And then it was late, and by lamplight we were singing ‘Solidarity Forever’ on the steps, and it was Labor and it was a fuck-up and we were history. Soon we were all drunk as shit, and people driving home were running into trees and rooting total strangers, and that was it, the end of an era. The end of hope. The beginning of a new professionalism, the Wran Rethink, the Richo machine. (Goodbye Jerusalem, 1997)

Hope springs afresh and 24 November 2007 spells the likely end of the Howard Government. Coincidentally, Ellis’s son Jack is being married that afternoon in a Kirribilli park and Ellis hasn’t written his speech. In the morning he despairs while doing poll duty in Cremorne in Joe Hockey’s seat of North Sydney:

Voters are coming past in their hundreds, all of them Liberals, scorning our leaflets. Where do these people come from? There’s so many of them. The clam-faced bearers of haemorrhoids, I call them. They sit in their rocking chairs behind their green shutters and come out once every three years to vote for John Howard and they all look just like him, the men and women, and go back home for three years. Put on their cardigans, eat Vegemite sandwiches and play Kamahl’s Greatest Hits … We’re going to lose this. (And So It Went, 2009)

No one can quite unload on Liberals like Ellis.

However, he taps his typewriter with more than vitriol. He summons up great sensitivity when writing about love in So It Goes (1999). It might seem odd that the best definition he finds is in The Readers Digest of 1955 – ‘fullness of response’, but he enlarges on young love. ‘It’s a measure of what fruitfulness comes with unconsummation, what sweet sorrow.’ He further suggests:

Love is a word that covers too many meanings … and it were best for us if we had more different words for different loves and none for the generality … A great unspoken fact of love … is its situationality – its proneness and vulnerability to geography.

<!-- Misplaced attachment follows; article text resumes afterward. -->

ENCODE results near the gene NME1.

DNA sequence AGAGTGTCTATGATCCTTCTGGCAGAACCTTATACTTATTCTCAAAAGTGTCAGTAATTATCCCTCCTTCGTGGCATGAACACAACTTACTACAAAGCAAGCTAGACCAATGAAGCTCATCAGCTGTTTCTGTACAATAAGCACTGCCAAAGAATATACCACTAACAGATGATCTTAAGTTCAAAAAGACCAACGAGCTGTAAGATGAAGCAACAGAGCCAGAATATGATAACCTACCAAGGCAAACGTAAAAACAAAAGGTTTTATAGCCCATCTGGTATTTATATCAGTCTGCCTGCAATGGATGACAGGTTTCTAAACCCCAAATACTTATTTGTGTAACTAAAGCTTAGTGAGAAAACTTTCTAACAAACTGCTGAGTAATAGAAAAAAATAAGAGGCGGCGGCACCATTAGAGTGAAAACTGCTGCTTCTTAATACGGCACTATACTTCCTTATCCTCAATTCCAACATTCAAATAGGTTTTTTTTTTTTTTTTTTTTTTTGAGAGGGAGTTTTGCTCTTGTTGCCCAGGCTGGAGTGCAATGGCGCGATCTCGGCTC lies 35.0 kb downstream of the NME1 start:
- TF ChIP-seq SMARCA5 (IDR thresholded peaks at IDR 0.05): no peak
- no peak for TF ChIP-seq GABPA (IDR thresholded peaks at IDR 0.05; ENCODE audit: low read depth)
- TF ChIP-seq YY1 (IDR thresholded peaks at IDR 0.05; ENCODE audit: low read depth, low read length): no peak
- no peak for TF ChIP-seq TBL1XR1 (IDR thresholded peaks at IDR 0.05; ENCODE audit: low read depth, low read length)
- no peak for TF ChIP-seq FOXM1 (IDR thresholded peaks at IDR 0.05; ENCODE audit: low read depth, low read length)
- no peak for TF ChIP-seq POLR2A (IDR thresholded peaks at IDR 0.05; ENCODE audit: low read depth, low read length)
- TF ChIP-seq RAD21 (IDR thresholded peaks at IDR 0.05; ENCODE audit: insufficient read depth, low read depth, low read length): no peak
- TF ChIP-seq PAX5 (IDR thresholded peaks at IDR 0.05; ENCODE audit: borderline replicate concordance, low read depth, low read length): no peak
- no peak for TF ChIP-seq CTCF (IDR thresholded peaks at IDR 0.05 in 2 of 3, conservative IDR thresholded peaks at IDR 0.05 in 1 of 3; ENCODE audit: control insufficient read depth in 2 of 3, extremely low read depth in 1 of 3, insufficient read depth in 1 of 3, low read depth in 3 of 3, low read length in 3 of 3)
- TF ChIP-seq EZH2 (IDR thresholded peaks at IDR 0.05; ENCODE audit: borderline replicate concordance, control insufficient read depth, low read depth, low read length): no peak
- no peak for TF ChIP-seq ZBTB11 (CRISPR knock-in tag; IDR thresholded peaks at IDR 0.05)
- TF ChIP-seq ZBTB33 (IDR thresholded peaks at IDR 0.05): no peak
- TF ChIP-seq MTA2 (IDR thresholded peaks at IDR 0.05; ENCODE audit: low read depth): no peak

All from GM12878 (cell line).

Many people (perhaps on both sides of the political divide) might regard Ellis as a ratbag. But no mere ratbag could write this. Only a poet, a lover, a family man could do so.

The subjects in this selection are various: speeches on turning 40, 50 and 70; ancestors, friends, childhood, death and losing the family house; writing a love letter for a friend; seeking work – a letter to a prospective editor; the Sydney of the early 1960s; overseas travel – USA 1968, UK 1974, USSR 1988, Eritrea and Nepal 1994, Vietnam 1995; as witnesss to key events – Maralinga 1985, the waterfront dispute of 1998, the Olympic Games of 2000, Tasmanian wood-chipping, Tampa and 9/11, the Walk Across the Bridge of 2000, the death of Saddam Hussein, the Beaconsfield Mine Disaster of 2006, Sorry Day 2008; black and white versus colour film, the state of the language, the free market and the national anthem; politicians – Curtin, Chifley, Whitlam, Turnbull, Bronwyn Bishop, Mike Rann, Beazley, Abbott, Costello, Howard, Carr, Dunstan; and people – Les Murray, Don Bradman, Barry Humphries, Lindy Chamberlain and Francis James.

Above all, however, the charm of Ellis lies in his passionate argument and deft phrasing: sometimes running on for pages, at others providing minor gems.